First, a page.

Father Abraham. (Reading, Pa.) 1864-1873, March 19, 1869, Image 2

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    latter gbra •
FRIDAY, MARCH 19,1869.
- ileotiomy, Retrenchment, Faithful Collection
of the Revenue and Payment of the Public
tar We are authorised to announce ISAAC
MISFILER, of Lancaster city, (late of Rest
Cocalico township,) as a candidate for the
office of SHERIFF, subject to the rules of the
Republican party.
Cam" We are authorized to announce GEO.
W. COMPTON, of C:ernarvon township, as
a candidate for REGISTER, subject to the
rules of the Republican party.
The new United States Senate stands :
Republicans 57
Copperheads 11
Virginia, Mississippi and Texas to
elect when reconstructed.
Republicans. 139
Alabama, Georgia and Connecticut to
elect; also, Mississippi, Virginia and Tex
as when reconstructed.
It is believed that not less than ten or
twelve Cops. will be ousted, of which two
will be from Pennsylvania. There may
be one or two Republicans from Tennes
see rejected. The House, when full, will
consist of 243 members, and the Senate of
74 members. •
The man who never "had an idea in his
head , ' has taught that large class of long-
winded stump speakers and verbose jour
nalists who found fault with his reticence
the value of silence. There is not a man
In all that army of fault-finders who could
convey a more severe condemnation of
Andrew Johnson's policy than is condensed
in these words:
“All laws will be faithfully executed,
whether they meet my approval or uot.
Laws are to govern all alike; those op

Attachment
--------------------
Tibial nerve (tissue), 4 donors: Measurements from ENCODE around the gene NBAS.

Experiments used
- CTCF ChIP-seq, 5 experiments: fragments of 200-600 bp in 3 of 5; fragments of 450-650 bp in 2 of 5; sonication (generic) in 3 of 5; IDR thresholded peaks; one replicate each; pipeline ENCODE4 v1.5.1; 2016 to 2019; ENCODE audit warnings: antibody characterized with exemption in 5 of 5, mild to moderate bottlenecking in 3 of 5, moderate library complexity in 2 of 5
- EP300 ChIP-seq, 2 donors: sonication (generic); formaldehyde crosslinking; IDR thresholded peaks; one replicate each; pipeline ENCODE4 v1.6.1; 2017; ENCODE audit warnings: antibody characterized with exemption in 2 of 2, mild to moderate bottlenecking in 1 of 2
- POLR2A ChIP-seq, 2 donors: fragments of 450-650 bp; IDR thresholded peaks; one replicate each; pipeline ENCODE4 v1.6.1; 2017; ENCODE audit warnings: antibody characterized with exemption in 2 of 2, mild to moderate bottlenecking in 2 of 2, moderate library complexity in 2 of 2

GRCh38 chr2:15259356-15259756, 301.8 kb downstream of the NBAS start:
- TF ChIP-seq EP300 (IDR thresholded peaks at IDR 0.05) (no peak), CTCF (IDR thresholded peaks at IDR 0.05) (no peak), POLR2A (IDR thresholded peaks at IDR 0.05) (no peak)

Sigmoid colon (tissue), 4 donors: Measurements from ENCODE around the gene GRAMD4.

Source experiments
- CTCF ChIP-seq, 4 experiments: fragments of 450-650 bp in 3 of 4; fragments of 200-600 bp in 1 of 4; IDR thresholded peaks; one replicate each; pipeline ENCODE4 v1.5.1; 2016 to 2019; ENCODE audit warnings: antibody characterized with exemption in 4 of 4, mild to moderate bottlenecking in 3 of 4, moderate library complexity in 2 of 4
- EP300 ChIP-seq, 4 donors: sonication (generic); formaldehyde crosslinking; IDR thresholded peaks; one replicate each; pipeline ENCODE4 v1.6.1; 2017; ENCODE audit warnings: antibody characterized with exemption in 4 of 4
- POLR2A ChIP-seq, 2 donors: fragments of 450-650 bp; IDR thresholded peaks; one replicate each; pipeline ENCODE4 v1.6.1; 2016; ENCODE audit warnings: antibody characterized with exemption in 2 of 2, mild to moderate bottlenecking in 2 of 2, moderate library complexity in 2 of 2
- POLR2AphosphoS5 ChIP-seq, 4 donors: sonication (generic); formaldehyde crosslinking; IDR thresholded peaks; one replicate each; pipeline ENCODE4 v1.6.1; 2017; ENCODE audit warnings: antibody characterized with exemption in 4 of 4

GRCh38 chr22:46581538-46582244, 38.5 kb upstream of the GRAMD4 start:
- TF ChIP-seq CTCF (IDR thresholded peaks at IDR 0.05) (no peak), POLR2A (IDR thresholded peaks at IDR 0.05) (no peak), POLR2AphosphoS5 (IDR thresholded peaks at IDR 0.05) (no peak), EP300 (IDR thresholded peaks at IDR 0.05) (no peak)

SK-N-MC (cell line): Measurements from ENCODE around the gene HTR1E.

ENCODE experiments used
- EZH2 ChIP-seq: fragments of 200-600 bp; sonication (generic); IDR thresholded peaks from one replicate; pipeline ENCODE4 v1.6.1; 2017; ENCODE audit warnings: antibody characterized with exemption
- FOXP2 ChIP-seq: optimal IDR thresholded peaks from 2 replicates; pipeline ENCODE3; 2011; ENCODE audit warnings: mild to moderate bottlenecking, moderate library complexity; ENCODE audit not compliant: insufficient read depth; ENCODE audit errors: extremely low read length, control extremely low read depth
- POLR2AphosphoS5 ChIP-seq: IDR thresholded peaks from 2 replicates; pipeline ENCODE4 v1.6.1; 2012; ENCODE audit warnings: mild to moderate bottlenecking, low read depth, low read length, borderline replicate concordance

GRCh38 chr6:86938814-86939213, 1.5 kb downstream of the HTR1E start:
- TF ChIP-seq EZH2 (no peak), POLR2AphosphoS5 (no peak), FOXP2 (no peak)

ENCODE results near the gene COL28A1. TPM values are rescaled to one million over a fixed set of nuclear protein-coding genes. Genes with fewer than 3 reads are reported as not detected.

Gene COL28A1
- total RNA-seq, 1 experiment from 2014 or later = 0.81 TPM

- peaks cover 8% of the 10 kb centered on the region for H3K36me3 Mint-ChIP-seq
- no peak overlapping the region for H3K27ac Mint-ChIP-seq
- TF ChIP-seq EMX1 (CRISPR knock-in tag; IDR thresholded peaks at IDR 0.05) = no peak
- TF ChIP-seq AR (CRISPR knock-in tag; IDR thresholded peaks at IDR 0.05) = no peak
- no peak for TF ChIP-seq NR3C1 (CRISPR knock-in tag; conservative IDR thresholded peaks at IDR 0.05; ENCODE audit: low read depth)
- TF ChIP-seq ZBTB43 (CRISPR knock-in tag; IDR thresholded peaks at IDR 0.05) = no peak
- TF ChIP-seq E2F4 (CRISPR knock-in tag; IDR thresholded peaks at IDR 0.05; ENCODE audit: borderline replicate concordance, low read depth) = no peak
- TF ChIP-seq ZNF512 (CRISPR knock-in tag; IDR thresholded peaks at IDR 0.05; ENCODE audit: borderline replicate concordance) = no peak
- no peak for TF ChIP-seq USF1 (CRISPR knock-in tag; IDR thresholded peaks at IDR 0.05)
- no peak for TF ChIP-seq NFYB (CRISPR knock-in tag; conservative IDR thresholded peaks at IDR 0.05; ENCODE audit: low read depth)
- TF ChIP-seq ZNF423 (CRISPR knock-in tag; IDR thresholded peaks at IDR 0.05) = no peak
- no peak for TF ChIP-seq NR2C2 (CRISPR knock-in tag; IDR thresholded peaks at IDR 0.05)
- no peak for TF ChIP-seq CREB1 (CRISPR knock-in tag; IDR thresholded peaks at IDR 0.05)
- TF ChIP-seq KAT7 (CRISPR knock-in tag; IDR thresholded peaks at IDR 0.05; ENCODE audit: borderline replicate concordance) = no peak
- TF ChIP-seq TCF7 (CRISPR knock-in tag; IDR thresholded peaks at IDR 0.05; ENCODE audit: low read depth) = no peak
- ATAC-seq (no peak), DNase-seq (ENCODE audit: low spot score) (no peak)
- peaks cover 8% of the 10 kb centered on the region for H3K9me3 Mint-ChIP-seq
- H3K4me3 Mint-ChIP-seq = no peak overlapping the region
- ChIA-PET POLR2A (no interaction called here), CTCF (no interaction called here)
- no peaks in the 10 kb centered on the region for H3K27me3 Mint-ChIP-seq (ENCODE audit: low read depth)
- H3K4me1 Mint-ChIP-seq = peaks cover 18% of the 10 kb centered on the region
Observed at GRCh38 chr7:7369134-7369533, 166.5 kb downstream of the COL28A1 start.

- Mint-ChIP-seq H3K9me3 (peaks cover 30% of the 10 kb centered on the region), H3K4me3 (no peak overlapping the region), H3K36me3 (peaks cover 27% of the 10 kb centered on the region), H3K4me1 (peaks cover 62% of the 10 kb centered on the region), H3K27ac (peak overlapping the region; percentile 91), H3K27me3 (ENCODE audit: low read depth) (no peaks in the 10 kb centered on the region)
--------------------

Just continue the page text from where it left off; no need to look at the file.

posed to as well as those who avor them.
I know of no method to secure the repeal
of bad or obnoxious laws so ellbctive as
their stringent execution.”
The man who utters sentences like these
can reasonably afford to keep pretty silent
six days out of sevn.
Some time last summer, one of the lead
, hugs of this County—now an office
' bz some means managed to in
, ; Railroad Company to issue a
of free passes over their road, to
in a certain political intseat.
"',f using them, according to repro
ions made by Mr. Thug, by the in-
uals in whose names they were is
fitied, at least eight of them passed into
the hands of a copperhead Councilman of
this city, and by him sold to butchers and
drovers, for sums amounting to one hun
dred dollars each and upwards. This
was decidedly sharp practice on the Rail
road Company. Row many more than
these eight passes were sold, we are not
prepared to state. We are ready, if called
upon, to state names of the parties re
ferred to, and may .do so hereafter, even
without being so requested. That will
depend on their future honesty and good
behavior. For the present, we have only
to say, by way of comment, that any man
who would sell a free Railroad pass,
yfeuAtnt hesitate to do almost any thing
for money. We have a few other Thug
financial operations to " ventilate" one
of these days.
President Grant on Thursday completed
his Cabinet by the nomination of Hon.
George S. Boutwell, of Massachusetts, as
Secretary of the Treasury, Hon. Hamilton
Fish, of New York, as Secretary of State,
in the place of Hon. E. B. Washburne,
who resigns to accept the position of Min
ister to France, and of General John A.
Rawlings, of Illinois, as Secretary of War,
in place of General Schofield, who held the
place temporarily. As completed the
Cabinet consists of the following gentle
Eon. HAMILTON FOIE, New York, Seo
retary of &ate.
L, lion. GEORGE S. BOUTWZLL, Massa
chusetts, Secretary of the Treasury.
lion. J. A. J. Cassurst.z., Maryland,
Postmaster General.
Gen. Joan A. BAWLING., Illinois,
Secretary of War.
Hon. ADOLPHE.!FM, Pennsylvania,